Early this week, I decided to run a quick survey on what my web site visitors (and my subscribers and customers) actually wanted. The survey asked about their web building experience, and what they were interested in building. I even had a “type in a question you’d like to ask me” question.
I did a survey quite awhile ago but many things have changed since. I changed my web site layout and focus. Even got myself a brand new logo. Suddenly, I had this strong urge to do another survey. Well, okay, the truth is I noticed that my sales were decreasing and had to find out why. What better way than to ask my visitors, right?
Anyway, did the survey and lo and behold, was I amazed with the replies. I now see my web site in a different light. Oh boy, I’ve definitely gone way off track.
Before the survey, I felt that I had to cover all bases due to many what ifs. What if they wanted to learn to build content sites. What if they’re never built one before, what if they have and want something more advance?
The what if’s were driving me crazy. One moment I was doing this and another I was doing that (after abandoning the ‘this’ ). Doing the survey was definitely the right thing to do. In fact, I it’s a permanent part of my web site set up.
How Did I Conduct the Survey
I did my first survey using AskDatabase. After reading their salesletter, it sounded like a dream come true survey tool. They even offer a 21 day trial. So, it didn’t take long for me to decide to use them.
What did I think? Well, it took me ages to set up just the one survey. AskDatabase is not very intuitive when it comes to setting up survey questionS. The capital “S” at the end of question was done on purpose. Because creating a one question survey was easy enough. But things started to get way too complicated when you start adding more questions.
Changing the survey questions around was a nightmare especially if you set up one of those surveys when choosing different answers would take you to a different question.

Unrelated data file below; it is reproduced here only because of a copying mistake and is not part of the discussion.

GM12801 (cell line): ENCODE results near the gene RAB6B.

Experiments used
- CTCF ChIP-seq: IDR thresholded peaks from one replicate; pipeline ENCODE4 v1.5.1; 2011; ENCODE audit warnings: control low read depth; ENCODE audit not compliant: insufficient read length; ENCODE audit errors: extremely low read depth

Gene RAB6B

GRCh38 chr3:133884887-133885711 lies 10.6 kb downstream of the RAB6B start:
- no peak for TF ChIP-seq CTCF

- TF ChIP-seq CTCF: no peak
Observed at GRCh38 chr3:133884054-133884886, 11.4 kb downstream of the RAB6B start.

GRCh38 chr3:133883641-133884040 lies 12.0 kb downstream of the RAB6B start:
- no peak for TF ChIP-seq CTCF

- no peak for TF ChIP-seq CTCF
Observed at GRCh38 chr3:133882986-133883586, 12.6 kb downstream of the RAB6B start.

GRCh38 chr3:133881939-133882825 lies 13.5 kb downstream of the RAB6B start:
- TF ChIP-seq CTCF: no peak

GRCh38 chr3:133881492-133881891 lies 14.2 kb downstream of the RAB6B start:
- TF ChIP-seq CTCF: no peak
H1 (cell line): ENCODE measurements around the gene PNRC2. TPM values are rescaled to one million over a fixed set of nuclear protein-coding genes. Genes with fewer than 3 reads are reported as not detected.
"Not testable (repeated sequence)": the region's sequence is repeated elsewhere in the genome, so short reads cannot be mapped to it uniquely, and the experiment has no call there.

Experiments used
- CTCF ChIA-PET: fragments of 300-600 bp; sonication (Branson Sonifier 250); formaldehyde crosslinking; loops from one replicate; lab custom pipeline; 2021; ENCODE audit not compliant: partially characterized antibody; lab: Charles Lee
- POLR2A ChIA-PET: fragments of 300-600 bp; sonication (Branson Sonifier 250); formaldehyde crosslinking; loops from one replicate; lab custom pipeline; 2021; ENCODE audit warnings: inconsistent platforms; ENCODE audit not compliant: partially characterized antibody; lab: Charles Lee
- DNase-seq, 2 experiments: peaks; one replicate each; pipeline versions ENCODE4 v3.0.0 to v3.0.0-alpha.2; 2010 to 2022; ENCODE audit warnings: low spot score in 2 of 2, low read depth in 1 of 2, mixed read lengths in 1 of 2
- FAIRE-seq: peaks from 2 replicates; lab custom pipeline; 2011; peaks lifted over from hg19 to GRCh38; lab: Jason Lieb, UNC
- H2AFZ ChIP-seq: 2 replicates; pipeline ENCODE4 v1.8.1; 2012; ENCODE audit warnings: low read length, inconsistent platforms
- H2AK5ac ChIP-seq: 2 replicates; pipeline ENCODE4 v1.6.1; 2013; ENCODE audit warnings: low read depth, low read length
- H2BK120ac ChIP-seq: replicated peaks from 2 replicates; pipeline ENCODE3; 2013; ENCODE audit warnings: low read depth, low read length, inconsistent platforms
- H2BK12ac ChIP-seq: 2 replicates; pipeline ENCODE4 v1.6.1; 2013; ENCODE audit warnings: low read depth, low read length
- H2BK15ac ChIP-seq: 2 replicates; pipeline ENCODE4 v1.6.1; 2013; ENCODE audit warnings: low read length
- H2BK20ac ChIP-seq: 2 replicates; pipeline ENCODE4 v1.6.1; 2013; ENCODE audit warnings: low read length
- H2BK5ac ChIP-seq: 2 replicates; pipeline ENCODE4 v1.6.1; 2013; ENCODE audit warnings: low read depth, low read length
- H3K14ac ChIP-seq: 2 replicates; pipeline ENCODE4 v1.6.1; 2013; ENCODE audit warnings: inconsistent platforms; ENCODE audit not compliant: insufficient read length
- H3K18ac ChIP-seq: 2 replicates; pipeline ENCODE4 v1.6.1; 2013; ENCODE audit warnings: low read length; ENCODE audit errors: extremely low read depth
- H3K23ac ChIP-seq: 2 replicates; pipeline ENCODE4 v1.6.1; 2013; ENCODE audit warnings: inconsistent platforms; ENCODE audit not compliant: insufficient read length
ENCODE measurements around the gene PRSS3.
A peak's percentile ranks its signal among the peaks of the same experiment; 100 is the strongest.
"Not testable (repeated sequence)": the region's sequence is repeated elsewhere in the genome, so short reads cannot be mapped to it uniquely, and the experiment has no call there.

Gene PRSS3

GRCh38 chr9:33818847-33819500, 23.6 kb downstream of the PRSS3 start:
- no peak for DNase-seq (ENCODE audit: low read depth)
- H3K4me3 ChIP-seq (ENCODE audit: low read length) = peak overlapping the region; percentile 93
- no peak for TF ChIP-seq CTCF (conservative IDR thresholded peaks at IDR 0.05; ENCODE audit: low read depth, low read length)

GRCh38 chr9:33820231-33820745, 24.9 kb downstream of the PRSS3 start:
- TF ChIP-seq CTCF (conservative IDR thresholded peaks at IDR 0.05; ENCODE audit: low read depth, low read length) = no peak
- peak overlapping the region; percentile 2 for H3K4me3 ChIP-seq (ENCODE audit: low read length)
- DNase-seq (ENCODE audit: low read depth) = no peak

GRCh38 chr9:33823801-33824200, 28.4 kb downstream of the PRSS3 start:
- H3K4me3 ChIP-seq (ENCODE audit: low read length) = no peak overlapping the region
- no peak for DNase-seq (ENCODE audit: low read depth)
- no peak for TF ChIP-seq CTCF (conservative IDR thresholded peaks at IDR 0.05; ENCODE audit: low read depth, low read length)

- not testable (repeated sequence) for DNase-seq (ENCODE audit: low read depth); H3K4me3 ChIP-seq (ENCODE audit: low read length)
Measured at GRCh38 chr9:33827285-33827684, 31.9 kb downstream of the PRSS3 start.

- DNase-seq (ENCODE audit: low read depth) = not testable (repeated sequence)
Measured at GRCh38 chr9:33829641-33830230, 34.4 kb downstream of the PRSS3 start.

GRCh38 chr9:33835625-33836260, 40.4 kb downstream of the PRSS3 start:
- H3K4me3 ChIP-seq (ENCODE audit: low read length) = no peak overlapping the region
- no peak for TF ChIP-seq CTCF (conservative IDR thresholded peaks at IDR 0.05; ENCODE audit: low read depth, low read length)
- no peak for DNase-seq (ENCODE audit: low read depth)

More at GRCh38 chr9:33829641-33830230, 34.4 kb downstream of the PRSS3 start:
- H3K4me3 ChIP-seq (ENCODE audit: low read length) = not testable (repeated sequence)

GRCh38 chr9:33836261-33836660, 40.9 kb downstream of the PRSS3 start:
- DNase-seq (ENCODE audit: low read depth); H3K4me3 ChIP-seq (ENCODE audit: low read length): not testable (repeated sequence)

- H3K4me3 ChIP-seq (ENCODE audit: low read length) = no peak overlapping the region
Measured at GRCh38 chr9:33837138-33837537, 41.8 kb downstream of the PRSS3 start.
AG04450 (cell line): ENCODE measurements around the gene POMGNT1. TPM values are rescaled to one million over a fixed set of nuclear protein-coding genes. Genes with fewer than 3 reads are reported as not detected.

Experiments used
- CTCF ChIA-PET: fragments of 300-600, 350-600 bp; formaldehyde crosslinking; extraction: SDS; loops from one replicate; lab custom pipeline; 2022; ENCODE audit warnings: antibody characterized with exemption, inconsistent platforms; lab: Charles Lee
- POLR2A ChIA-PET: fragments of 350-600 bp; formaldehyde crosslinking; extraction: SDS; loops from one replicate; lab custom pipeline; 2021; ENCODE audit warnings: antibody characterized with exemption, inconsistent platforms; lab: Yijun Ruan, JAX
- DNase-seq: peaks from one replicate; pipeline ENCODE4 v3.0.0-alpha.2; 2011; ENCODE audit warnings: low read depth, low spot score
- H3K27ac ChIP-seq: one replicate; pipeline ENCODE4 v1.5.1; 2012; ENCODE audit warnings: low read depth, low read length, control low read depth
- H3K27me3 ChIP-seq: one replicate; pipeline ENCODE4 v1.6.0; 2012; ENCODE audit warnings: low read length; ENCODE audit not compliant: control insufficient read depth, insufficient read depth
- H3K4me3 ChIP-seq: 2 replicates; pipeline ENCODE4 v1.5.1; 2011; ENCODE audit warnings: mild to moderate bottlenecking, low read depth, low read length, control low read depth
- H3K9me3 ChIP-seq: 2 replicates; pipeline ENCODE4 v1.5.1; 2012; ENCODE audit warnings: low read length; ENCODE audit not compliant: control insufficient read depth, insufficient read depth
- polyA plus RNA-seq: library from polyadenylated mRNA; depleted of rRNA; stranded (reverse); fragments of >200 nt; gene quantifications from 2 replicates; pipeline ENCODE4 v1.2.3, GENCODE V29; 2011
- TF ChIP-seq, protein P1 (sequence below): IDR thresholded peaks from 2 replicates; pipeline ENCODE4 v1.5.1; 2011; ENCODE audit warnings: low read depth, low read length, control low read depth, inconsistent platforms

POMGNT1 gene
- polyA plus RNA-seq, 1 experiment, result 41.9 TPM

Checking out survey results was equally difficult. You have to click on each question to see a graph for the answers you received. It would have been nice to have a snapshot of aggregate answers to all multiple choice questions.
There was one area where AskDatabase excelled. A feature that I have yet to see in another survey service. AskDatabase has a keyword density tool. This tool runs through all your open ended questions (as opposed to multiple choice questions) and present you with a list of one and two word phrases that keep reoccurring in those questions. This is an excellent way to quickly find out the trend arising from the questions.
Though a great feature, the thought of creating another multi question survey using AskDatabase was just unbearable.
So, for my second survey I decided to go with SurveyMonkey. I had a multipage survey up within minutes. Adding questions was a breeze. I could easily change the type of question from, say multiple choice to comments, without having to delete the question and start over. I could rearrange questions at a few clicks of a button and I could view a snapshot of the survey results with the option to dig in further to see individual survey answers.
So far so good, the only feature that it does not provide, is a keyword density tool for my open ended questions.
After thinking about this for awhile, I think I may have found a way around this. SurveyMonkey lets you download the responses that you receive. Maybe if I downloaded my open ended questions and then ran it through a keyword density software such as Keyword Density Analyzer. That might work. What do you think?
Anyway, when I do come to the point when I’m ready to analyze my open ended questions, I’ll try this out and let you know. In the mean time maybe a suggestion to SurveyMonkey could get them to implement this feature.
So, there you go. If you haven’t done a survey on your web site visitors, why not do so now and share your results with us.